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Petaling Jaya, Malaysia: Malaysian Airil Rizman produced his best form in years to grab a three-shot first round lead with a five-under-par 66 at the RM1.2 million (US$300,000) Worldwide Holdings Selangor Masters on Wednesday.
The 32-year-old, who nearly quit the game after two years of frustration, stormed home with five birdies at the challenging Seri Selangor Golf Club to head a pack of seven players, which includes India’s rising star Anirban Lahiri, former Asian Tour number one Thaworn Wiratchant of Thailand, Myanmar’s Zaw Moe and Australian duo Scott Hend and rookie Brad Smith.
Following a breakthrough season in 2007 which saw Airil claim his maiden Asian Tour win at the Pakistan Open, his career went into a tail spin that he failed to produce a top-10 in two years. But a decision in March to revert to his old clubs and reuniting with coach Andrew Argus seems to be paying off.
“I never thought I would shoot this low. I got lucky a few times and I would love for the luck to continue till Saturday. I hit a few good shots on my back nine and holed all my putts,” said Airil, who hit only 10 greens in regulation but needed 24 putts in his round.
The slightly built Airil started his own golf academy and supplied premium items to local events when he started missing too many cuts but knew that he was good enough to bounce back.
“It’s been a while since I last played well. There have been so many factors (to his poor form) but mostly, it’s me. I should have not approached the game differently after winning,” Airil.
“There were occasions when I couldn’t get myself to tournaments. I started doing something else as it was so frustrating. Today was nice but it is still early days yet.”
Decorated Thai star Thaworn launched his quest for a record equalling 12th Asian Tour title with a five-birdie round for his best score at the par-71 Seri Selangor. “It’s my first time shooting a good score around this course,” said Thaworn, who missed the cut with cards of 74 and 73 in his only appearance at the Worldwide Holdings Selangor Masters last year.
“I don’t like it here as it’s very narrow and the slopes on the fairways and greens make it tough. If you get a bad bounce, you’re in trouble. I hit a few shots close for birdies and rolled in two birdies from just over six feet. But as you can see, it’s easy to drop shots.”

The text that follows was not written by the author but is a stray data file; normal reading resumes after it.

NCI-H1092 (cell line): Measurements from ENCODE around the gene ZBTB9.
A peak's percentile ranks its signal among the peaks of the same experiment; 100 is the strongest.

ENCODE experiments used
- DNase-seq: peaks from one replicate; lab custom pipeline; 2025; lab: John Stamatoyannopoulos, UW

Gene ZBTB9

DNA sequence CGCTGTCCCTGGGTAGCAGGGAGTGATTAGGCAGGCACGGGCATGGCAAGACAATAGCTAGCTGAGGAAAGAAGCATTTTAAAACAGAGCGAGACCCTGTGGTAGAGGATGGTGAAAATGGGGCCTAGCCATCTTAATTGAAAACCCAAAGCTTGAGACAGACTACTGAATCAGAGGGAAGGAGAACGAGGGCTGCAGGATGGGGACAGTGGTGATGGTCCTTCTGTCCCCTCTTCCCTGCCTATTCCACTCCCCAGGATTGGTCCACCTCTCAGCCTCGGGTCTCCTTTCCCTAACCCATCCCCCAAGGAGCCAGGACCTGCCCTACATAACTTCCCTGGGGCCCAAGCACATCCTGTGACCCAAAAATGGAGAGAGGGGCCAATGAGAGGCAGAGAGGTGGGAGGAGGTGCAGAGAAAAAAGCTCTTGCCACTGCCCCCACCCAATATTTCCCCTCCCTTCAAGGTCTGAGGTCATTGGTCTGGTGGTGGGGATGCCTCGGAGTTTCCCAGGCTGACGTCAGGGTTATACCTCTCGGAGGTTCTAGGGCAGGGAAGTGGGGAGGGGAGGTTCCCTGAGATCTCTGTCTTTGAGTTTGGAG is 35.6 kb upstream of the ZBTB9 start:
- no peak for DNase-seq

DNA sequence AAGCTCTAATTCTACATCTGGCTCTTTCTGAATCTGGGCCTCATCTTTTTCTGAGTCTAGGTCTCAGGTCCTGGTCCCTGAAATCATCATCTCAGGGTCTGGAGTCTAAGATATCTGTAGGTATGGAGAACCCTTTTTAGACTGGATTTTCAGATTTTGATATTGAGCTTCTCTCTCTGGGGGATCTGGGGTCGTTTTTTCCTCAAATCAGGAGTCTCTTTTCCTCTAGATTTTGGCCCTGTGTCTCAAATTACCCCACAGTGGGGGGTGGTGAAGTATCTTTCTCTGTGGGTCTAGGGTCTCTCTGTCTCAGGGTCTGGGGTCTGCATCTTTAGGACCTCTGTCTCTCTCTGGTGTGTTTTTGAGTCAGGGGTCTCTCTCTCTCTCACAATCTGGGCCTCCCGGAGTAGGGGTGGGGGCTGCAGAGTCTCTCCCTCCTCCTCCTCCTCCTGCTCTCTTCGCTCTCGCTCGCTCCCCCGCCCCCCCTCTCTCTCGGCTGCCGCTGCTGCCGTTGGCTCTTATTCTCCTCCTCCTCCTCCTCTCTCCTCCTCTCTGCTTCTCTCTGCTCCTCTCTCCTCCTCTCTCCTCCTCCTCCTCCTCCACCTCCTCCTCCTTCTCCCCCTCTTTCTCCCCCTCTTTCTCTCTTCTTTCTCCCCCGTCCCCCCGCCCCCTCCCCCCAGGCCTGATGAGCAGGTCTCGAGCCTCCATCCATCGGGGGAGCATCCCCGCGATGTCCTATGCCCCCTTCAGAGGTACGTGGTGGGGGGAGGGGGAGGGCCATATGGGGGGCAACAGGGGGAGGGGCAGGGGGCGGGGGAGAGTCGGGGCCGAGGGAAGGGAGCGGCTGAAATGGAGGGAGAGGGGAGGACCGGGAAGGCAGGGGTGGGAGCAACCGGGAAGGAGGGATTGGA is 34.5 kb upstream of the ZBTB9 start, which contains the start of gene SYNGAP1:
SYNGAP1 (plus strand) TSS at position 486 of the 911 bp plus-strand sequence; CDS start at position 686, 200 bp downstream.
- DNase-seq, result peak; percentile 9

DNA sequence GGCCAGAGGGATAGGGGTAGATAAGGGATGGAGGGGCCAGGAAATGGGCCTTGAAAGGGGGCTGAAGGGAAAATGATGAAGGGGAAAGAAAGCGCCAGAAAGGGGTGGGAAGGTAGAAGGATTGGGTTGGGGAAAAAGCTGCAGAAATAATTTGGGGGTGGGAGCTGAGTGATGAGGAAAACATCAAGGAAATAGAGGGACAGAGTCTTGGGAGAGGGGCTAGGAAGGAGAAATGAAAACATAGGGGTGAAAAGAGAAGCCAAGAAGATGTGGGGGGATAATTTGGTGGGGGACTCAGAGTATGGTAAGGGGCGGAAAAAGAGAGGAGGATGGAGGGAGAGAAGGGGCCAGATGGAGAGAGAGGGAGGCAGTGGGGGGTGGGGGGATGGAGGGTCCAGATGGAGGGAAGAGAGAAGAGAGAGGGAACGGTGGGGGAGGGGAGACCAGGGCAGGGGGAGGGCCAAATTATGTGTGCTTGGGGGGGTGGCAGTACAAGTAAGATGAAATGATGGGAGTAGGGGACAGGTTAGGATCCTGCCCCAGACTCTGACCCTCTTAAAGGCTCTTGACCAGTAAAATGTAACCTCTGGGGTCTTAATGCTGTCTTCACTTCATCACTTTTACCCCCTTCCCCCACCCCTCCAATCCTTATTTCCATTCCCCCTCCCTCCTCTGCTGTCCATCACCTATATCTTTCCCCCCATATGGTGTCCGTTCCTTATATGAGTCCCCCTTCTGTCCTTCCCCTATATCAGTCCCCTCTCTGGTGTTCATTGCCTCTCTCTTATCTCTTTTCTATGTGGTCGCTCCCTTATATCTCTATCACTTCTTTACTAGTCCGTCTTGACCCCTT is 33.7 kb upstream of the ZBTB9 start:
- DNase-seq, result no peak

Moe rolled back the years by shooting five birdies against three dropped shots. The Singapore-based Moe credited a reunion with his old swing coach David Milne as the reason for his resurgence.
Like the tournament leader, Moe has also struggled over the last few years but the 44-year-old went back to “the basic stuff” with Milne. “I hit a lot of good shots but didn’t putt too well. But overall, I’m quite happy. I’ve been hitting the ball good and I’m starting to feel better on the golf course,” said Moe, whose lone win in Asia was the 1997 Singapore Open.
“I’m trying to get back to my old ways. I’ve been working too much on my swing before and we’re now getting back to the basics, stuff like the club face and swing plane.”
Smith, who earned his Tour card through Qualifying School, scrambled superbly to move into early contention. He hit only 12 greens but converted numerous putts from inside of 10 feet. I played steady and putted well,” he said “It’s hard to hit the fairways here because it’s so firm.”
The Australian made his first cut of the season in the Brunei Open last week and hopes it will springboard him to more success on the Asian Tour, the region’s elite circuit. “The first four events, I missed all four cuts. I had a bad heat stroke in Thailand and fell ill in India and then the other two events, I was close but missed the cut. Making the first cut last week was a settler a little bit. My game has been coming around but I haven’t been getting any results until last week.”

Asian Tour

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